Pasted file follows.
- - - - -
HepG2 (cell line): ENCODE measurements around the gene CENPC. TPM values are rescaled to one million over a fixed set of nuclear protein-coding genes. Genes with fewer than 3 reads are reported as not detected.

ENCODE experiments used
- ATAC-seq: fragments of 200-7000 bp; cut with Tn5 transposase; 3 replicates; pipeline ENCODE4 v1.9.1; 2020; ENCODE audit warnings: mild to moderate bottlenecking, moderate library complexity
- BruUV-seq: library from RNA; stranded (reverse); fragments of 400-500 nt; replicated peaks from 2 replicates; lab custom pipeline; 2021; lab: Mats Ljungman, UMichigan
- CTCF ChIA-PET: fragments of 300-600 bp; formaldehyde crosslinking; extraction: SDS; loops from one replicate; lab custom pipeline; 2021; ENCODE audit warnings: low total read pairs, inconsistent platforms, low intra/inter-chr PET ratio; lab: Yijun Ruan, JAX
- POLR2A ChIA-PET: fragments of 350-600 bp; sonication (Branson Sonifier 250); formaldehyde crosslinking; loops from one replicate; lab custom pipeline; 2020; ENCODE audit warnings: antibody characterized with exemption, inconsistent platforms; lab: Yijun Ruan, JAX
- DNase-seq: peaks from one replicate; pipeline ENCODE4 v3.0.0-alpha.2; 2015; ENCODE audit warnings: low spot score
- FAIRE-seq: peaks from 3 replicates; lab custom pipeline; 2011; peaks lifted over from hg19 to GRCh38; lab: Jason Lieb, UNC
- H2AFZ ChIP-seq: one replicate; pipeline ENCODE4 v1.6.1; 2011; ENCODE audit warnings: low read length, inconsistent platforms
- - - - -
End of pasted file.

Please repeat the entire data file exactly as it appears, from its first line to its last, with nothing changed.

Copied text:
HepG2 (cell line): ENCODE measurements around the gene CENPC. TPM values are rescaled to one million over a fixed set of nuclear protein-coding genes. Genes with fewer than 3 reads are reported as not detected.

ENCODE experiments used
- ATAC-seq: fragments of 200-7000 bp; cut with Tn5 transposase; 3 replicates; pipeline ENCODE4 v1.9.1; 2020; ENCODE audit warnings: mild to moderate bottlenecking, moderate library complexity
- BruUV-seq: library from RNA; stranded (reverse); fragments of 400-500 nt; replicated peaks from 2 replicates; lab custom pipeline; 2021; lab: Mats Ljungman, UMichigan
- CTCF ChIA-PET: fragments of 300-600 bp; formaldehyde crosslinking; extraction: SDS; loops from one replicate; lab custom pipeline; 2021; ENCODE audit warnings: low total read pairs, inconsistent platforms, low intra/inter-chr PET ratio; lab: Yijun Ruan, JAX
- POLR2A ChIA-PET: fragments of 350-600 bp; sonication (Branson Sonifier 250); formaldehyde crosslinking; loops from one replicate; lab custom pipeline; 2020; ENCODE audit warnings: antibody characterized with exemption, inconsistent platforms; lab: Yijun Ruan, JAX
- DNase-seq: peaks from one replicate; pipeline ENCODE4 v3.0.0-alpha.2; 2015; ENCODE audit warnings: low spot score
- FAIRE-seq: peaks from 3 replicates; lab custom pipeline; 2011; peaks lifted over from hg19 to GRCh38; lab: Jason Lieb, UNC
- H2AFZ ChIP-seq: one replicate; pipeline ENCODE4 v1.6.1; 2011; ENCODE audit warnings: low read length, inconsistent platforms